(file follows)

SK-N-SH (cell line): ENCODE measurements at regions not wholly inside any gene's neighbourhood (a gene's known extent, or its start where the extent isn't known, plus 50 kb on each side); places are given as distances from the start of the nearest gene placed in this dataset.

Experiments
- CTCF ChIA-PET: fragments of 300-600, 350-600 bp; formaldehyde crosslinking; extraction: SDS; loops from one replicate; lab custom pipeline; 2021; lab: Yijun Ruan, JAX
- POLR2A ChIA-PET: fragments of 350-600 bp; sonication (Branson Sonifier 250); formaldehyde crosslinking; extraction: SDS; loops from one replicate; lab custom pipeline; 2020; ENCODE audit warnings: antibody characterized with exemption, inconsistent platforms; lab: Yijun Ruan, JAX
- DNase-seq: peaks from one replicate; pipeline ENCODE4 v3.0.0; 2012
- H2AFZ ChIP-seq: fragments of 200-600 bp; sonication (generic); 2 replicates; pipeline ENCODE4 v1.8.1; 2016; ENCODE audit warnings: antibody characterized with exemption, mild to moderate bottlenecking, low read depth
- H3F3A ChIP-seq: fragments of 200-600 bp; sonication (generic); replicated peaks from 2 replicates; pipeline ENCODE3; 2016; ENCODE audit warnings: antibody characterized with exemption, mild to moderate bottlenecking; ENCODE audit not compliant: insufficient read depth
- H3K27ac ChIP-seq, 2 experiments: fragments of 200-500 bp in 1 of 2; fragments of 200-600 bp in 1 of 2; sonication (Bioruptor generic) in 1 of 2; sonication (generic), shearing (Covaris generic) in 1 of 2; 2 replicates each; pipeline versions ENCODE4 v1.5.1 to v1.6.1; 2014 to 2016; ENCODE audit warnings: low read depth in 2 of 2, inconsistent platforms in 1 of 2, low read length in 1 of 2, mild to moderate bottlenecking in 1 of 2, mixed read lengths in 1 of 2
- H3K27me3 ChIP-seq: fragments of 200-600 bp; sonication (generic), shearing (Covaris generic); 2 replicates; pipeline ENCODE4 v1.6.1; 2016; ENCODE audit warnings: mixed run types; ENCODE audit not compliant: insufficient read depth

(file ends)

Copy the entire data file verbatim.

SK-N-SH (cell line): ENCODE measurements at regions not wholly inside any gene's neighbourhood (a gene's known extent, or its start where the extent isn't known, plus 50 kb on each side); places are given as distances from the start of the nearest gene placed in this dataset.

Experiments
- CTCF ChIA-PET: fragments of 300-600, 350-600 bp; formaldehyde crosslinking; extraction: SDS; loops from one replicate; lab custom pipeline; 2021; lab: Yijun Ruan, JAX
- POLR2A ChIA-PET: fragments of 350-600 bp; sonication (Branson Sonifier 250); formaldehyde crosslinking; extraction: SDS; loops from one replicate; lab custom pipeline; 2020; ENCODE audit warnings: antibody characterized with exemption, inconsistent platforms; lab: Yijun Ruan, JAX
- DNase-seq: peaks from one replicate; pipeline ENCODE4 v3.0.0; 2012
- H2AFZ ChIP-seq: fragments of 200-600 bp; sonication (generic); 2 replicates; pipeline ENCODE4 v1.8.1; 2016; ENCODE audit warnings: antibody characterized with exemption, mild to moderate bottlenecking, low read depth
- H3F3A ChIP-seq: fragments of 200-600 bp; sonication (generic); replicated peaks from 2 replicates; pipeline ENCODE3; 2016; ENCODE audit warnings: antibody characterized with exemption, mild to moderate bottlenecking; ENCODE audit not compliant: insufficient read depth
- H3K27ac ChIP-seq, 2 experiments: fragments of 200-500 bp in 1 of 2; fragments of 200-600 bp in 1 of 2; sonication (Bioruptor generic) in 1 of 2; sonication (generic), shearing (Covaris generic) in 1 of 2; 2 replicates each; pipeline versions ENCODE4 v1.5.1 to v1.6.1; 2014 to 2016; ENCODE audit warnings: low read depth in 2 of 2, inconsistent platforms in 1 of 2, low read length in 1 of 2, mild to moderate bottlenecking in 1 of 2, mixed read lengths in 1 of 2
- H3K27me3 ChIP-seq: fragments of 200-600 bp; sonication (generic), shearing (Covaris generic); 2 replicates; pipeline ENCODE4 v1.6.1; 2016; ENCODE audit warnings: mixed run types; ENCODE audit not compliant: insufficient read depth